CLCs to meet with MPs today over funding

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Lawyers from community legal centres all around Australia will meet with members of parliament today calling for urgent action as part of a new campaign, Community Law Australia – Fund Equal Justice.

Community legal centres are facing a 30 per cent cut to Commonwealth funding next year, as new figures reveal that CLCs are already turning away more than 160,000 people each year due to a lack of resources.

“Our first objective around the briefing is to make sure that people are aware about the work that we do,” campaign spokesperson and NACLC chairperson Rosslyn Monro told Australasian Lawyer.

She said that the group is hopeful that raising awareness about the importance of CLCs will drive the desire to not implement the cuts under the National Partnership Agreement. 

“We would like to work with government to make sure that they don’t happen,” Monro said.

“We remain cautiously optimistic but until that announcement is made, we will continue to lobby on behalf of the clients that we see.”

The campaign is calling for an injection of $120m per year into the legal assistance sector and a commitment to developing sustainable, long-term funding contributions.

Monro said a 30 per cent cut would mean a further reduction in services to people who need these services.

“Community Legal Centres do a range of different work and the top area where we provide the most amount of work is in family violence and family law,” she said.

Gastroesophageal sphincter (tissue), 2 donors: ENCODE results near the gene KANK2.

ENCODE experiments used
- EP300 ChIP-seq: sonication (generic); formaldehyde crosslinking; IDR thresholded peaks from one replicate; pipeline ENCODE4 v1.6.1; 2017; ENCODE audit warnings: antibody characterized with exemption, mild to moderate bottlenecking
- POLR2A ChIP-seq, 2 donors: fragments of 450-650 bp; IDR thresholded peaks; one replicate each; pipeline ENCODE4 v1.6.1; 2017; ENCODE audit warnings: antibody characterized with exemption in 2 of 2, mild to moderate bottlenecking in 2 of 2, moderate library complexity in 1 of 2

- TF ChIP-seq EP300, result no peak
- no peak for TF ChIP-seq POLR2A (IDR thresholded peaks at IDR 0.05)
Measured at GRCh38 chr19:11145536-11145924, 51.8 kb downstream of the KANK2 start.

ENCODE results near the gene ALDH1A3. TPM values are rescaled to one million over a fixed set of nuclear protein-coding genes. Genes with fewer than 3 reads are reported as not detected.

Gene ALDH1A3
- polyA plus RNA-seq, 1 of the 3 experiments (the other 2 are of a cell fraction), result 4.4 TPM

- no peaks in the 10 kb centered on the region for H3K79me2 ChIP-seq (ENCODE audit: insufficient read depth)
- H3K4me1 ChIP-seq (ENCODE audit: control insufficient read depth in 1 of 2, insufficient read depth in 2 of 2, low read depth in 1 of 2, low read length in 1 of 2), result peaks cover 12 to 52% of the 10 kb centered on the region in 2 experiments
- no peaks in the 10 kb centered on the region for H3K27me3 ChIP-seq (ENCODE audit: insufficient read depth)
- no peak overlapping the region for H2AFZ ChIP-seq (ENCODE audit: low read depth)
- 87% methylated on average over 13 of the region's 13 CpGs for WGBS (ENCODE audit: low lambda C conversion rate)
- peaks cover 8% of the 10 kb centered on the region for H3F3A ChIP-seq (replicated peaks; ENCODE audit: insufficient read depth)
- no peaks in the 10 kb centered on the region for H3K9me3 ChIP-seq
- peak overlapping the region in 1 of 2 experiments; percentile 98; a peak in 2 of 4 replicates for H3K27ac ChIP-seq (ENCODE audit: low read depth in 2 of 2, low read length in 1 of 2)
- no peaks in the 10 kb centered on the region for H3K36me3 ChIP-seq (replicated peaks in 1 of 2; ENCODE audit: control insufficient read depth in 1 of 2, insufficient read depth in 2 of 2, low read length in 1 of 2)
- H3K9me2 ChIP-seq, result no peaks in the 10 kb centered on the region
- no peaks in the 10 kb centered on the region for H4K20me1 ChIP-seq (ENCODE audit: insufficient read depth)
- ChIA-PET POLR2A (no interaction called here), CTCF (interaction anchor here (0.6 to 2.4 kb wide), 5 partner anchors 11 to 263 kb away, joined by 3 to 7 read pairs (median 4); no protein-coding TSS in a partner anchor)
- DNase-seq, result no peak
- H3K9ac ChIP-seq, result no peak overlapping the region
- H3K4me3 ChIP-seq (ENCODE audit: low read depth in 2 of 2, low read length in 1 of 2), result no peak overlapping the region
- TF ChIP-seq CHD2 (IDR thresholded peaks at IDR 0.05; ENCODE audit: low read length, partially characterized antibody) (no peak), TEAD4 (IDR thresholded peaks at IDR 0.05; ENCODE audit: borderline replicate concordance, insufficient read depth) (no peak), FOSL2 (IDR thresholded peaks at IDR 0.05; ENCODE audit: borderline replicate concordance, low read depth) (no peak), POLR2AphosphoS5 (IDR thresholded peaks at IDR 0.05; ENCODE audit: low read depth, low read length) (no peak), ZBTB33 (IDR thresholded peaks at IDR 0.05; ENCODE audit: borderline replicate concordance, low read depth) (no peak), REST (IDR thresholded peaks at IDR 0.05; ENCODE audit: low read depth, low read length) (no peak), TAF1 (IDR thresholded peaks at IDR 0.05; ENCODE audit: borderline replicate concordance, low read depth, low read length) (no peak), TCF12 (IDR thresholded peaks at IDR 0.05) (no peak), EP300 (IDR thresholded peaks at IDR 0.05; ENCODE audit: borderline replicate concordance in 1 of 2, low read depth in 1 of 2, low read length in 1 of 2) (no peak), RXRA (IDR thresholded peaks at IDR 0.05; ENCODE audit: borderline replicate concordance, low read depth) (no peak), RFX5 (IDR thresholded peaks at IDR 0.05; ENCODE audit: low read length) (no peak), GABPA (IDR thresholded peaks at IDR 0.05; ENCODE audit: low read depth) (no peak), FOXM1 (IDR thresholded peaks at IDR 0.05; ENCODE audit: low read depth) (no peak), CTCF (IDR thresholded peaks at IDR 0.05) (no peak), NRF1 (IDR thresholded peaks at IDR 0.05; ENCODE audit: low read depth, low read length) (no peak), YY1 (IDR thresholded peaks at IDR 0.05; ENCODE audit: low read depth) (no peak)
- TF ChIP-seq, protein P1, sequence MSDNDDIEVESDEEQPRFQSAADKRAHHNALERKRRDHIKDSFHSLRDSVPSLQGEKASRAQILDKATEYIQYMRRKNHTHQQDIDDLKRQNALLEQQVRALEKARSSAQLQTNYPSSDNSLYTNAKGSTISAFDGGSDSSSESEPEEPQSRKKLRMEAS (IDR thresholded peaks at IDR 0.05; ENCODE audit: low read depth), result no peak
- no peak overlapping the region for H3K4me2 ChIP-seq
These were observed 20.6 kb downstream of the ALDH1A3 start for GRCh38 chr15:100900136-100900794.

“We’re potentially turning away those people.”
  • Michael Terceiro on 15/03/2016 3:56:28 PM

    I volunteered my time at two local CLC's late last year with no success. On both occasions the CLC's said that unless I could work for them at particular times (ie Thursday nights in one case and Saturday mornings for the other), they were unable use my skills and experience at any other times during the week. Very strange experience given the comments in the article above.

  • Holly on 16/03/2016 1:20:05 PM

    When an organisation is chronically underfunded there often isn't enough time or energy to supervise volunteers, or space to give them a place to work, outside of existing designated volunteer programs.

  • Michael Terceiro on 18/03/2016 11:57:41 AM

    I understand that Holly but I have been a lawyer for 23 years, have held an unrestricted practising certificate and run my own legal practice for nine years. I doubt the CLCs would have had to spend a great amount of time supervising me.

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